I like most of the characters in the story and I don't find them to be shallow. We only get to see a bit of each of them and don't need to know if they make their decisions because of the trauma of wetting their bed when they were ten years old.
The main character is self described as a borderline psychopath. That should be borderline sociopath but a simple search and replace will fix that without affecting the story.
The Misplaed Dungeon is an enjoyable read, if you can accept its flaws.
The format of the novel is a little strange at first; every chapter is begins with the main character's point of view, followed by up to three interludes, which can be almost as long as the main chapter in a few cases. In a few chapters the interludes were very distracting, and at a few points it almost seemed like the author was planning to make a different character into the main protagonist. Despite being nominally a LITRPG/Dungeon Core novel, any discussion of game mechanics (levelling, classes, experience, etc.) is minimal (Whether you see this as a positive or negative is a matter of personal preference).
The main character is a Mary Sue, and grows incredibly powerful quickly enough to seriously push the boundaries of suspension of disbelief.
After the first and second chapter, nothing bad happens to her. Every plan she makes succeeds without any problems, and all of her opponents, no matter how strong, die or are defeated without a serious fight. There is never a point when she is in danger from, or even inconvenienced by, her foes. Within less than a year, she becomes one of the most powerful beings on the planet, with no clear explanation for why her growth was so quick and unusual.
That being said, she still does interesting things which can engage the reader, and sometimes it can be fun to read a book with a character who is ridiculously powerful.
The main plot of the book is traditional fantasy fare, a war between the gods. It's isn't a point for or against this book.
There are quite a few grammatical mistakes in the early chapters, but far less in the second half of the book. The author has clearly improved, and at no point do grammatical mistakes make it impossble to understand a sentence or paragraph.
The Misplaced Dungeon has some problems, which at times get truly annoying. However, if you like dungeon core or LITRPG, I suggest you at least try this novel, because it can be an entertaining read.
An entertaining and engaging read of an ocean based dungeon. I find the development of new creatures interesting and wish there was more detail in it. The indirect interactions between Mary and the various natives, priests and other assorted folks is interesting.
There are a few grammar problems and incorrect word choices, but nothing that majorly detracts from the story.
However, the main problems comes in with story flow, sparse worldbuilding and somewhat stilted dialogue.
Often it feels to that the author skims over things I would like to know more about, like the octopi mages and gives me exhaustive detail on dungeons moving around in desert mountains and goat herders investing their finder's fees that I don't really care that much about.
The Dungeon Mary communicates in single sentences and as the story continues we rarely get the opportunity to experience her viewpoint, which is slightly frustrating as we don't really get a feel for what the main character is actually doing and planning.
I do find myself confused about how Mary, her soul ripped from earth, told by a blue haired woman she was a dungeon now and left in freefall over a strange planet somehow immediately knew what mana was, and how to use it to make such things as telescopes and gliders. It was presented to us a fait accompli, with no explanation of where this sudden manna mastery of Mary's came from.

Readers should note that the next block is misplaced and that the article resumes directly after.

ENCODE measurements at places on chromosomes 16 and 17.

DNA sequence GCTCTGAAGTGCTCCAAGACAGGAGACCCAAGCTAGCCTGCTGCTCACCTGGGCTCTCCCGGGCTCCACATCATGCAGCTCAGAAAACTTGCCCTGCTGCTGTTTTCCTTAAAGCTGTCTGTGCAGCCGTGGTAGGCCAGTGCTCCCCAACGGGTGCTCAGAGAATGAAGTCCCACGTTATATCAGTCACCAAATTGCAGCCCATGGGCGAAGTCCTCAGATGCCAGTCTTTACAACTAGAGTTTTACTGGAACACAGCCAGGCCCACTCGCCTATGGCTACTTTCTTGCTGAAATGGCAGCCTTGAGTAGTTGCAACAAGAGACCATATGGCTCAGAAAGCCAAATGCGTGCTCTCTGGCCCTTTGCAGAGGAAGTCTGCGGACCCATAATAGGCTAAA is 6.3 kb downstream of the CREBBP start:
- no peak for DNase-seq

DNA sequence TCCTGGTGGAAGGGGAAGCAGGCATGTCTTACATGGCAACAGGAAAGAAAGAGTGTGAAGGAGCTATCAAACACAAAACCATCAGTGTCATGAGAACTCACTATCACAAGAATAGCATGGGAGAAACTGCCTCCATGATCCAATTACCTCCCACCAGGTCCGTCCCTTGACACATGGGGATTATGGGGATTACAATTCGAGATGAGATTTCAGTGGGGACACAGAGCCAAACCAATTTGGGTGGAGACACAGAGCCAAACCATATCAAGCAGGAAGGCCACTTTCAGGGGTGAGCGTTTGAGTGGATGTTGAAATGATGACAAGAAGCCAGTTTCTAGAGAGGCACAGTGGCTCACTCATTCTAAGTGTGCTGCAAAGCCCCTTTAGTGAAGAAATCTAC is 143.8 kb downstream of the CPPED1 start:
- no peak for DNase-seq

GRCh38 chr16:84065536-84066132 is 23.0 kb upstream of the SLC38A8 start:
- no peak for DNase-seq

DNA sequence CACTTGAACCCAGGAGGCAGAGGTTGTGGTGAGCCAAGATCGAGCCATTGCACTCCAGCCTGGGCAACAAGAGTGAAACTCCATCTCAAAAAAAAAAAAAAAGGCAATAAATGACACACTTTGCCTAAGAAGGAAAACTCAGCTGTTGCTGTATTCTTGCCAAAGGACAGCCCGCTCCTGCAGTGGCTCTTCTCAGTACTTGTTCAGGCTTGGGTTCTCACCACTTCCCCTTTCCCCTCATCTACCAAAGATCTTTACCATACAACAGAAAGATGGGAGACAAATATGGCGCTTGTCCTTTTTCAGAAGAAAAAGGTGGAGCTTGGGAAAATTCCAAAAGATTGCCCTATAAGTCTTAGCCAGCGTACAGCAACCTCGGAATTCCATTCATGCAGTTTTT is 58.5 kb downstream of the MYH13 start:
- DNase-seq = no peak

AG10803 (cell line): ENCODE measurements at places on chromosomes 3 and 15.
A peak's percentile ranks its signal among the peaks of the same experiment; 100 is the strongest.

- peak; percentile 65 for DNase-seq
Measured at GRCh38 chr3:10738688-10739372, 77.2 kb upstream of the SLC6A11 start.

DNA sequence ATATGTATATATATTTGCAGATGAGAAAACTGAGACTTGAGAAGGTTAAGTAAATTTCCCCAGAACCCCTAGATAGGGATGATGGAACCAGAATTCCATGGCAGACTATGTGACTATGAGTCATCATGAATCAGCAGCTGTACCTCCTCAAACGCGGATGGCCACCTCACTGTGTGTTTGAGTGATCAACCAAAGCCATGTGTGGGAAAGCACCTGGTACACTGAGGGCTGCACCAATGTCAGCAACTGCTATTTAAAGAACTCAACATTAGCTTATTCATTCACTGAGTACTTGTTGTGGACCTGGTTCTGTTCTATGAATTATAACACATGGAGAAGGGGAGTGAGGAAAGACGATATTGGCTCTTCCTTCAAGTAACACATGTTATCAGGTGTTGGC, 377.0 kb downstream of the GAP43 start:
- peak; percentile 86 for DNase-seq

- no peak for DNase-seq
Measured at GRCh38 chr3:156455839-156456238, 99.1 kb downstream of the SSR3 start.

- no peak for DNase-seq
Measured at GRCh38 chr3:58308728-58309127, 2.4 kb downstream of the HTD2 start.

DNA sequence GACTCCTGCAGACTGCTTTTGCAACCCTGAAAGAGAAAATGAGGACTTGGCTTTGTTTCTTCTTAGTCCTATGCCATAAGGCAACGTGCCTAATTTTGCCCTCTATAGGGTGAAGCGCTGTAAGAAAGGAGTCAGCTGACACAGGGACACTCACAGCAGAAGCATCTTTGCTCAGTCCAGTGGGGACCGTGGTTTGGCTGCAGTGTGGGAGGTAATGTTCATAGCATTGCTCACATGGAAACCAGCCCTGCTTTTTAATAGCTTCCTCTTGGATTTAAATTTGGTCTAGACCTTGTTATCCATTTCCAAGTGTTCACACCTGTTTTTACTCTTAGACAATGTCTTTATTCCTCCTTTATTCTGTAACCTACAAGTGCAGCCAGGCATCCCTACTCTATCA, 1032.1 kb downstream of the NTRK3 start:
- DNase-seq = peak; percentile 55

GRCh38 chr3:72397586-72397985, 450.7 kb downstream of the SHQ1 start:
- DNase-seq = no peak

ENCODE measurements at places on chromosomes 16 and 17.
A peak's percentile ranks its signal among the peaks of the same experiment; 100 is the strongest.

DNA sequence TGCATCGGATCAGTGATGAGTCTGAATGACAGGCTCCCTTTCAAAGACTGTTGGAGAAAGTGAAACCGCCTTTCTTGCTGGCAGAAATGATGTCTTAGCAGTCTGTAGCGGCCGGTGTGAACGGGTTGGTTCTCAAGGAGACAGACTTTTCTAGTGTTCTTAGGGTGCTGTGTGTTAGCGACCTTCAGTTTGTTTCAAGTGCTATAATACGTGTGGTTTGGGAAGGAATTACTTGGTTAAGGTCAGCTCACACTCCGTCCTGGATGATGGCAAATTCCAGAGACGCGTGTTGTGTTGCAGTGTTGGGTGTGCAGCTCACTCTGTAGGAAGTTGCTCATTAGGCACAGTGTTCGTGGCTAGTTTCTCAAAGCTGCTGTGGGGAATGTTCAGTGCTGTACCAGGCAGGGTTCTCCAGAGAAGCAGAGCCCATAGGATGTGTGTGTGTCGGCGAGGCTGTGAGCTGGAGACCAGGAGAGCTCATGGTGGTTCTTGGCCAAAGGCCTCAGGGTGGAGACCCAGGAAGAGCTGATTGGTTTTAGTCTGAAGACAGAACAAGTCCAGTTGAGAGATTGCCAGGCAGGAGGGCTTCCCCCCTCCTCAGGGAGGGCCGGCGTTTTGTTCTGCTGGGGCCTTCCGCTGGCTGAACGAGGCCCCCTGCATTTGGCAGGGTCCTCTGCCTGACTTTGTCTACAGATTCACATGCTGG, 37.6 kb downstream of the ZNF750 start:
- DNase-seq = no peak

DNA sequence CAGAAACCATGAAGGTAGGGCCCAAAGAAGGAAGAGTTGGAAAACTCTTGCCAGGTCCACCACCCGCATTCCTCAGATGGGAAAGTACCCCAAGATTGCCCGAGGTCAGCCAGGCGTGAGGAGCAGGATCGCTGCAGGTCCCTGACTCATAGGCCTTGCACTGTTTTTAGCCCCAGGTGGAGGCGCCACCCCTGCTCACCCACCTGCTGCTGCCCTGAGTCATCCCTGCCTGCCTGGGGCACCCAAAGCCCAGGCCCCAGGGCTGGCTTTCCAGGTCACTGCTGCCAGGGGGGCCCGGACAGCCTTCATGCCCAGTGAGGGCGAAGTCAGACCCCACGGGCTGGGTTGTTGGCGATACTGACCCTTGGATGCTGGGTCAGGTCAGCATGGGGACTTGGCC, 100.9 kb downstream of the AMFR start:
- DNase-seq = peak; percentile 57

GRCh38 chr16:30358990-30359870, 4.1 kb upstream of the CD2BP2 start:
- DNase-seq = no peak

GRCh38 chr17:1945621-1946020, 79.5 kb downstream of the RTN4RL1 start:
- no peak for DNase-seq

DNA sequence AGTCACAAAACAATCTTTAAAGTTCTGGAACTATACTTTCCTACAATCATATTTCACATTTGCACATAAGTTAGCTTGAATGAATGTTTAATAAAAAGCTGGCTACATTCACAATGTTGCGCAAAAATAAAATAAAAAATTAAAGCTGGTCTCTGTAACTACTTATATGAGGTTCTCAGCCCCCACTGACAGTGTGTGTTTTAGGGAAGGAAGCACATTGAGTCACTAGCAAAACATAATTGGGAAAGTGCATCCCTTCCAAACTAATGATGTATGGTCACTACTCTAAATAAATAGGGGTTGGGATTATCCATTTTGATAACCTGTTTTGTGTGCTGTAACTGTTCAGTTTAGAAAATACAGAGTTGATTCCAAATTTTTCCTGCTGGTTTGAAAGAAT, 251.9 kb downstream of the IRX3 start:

I'm also not sure how Mary magically smelt out that the guard captain was an earthling like her, beyond simple forced plot contrivance.
I am intrigued about the earth sub-plot with the system apparently making itself at home, and am looking forward to where the author goes with that.
HOLY SHIT THIS STORY IS AWESOME, DONT MESS WITH MOTHER!
I normally don't write reviews, but I couldn't sit back while such a good book is so underrated. Overall unlike other dungeon story's on this site that focus more on creating a unique and difficult dungeon, and how it interacts with the world around it, this story treats the dungeon not as more of an organization, but as an individual. I believe this is the best and worst point of the story. Best because this gives it a unique atmosphere around the story world, and makes it stand out from its contemporaries. Worse because many who come to read this are expecting something entirely different from what was delivered. Just make sure that you go into this with an open mind. (To Author: Don't get discouraged by the low reviews!)
this is a lot of fun it's multiple perspectives and a more wide-reaching story that focuses on more than just the individual dungeon turn some people off but it really shouldn't as well it may take longer does add more depth to the universe in which MC lives and what's going on around her. She is a bit of an overpowered character but wouldn't quite call her Mary Sue because she does have some character depth and is not infallible. The only problem was the story is that the villains aren't the most fleshed out that they could be but like this is Royal Roads pretty rare that actually find a well fleshed out villain so wouldn't really call that a downside. All in all, I would definitely recommend this story is something fun to read especially if you're looking for a plucky protagonist beating the daylights out of villains really do give the impression that they need to get beat up.
The style is acceptable.
The grammar in this story is great although the spelling and possessive plural confusion are an occasional problem. Easily fixed with an extra round of editing by the author.
The characters are clear but very shallow.
The story concept has potential. However, the world and rules that the story take place in are very poorly conceived and undermine the potential challenges and stakes faced by the main character right out the gate.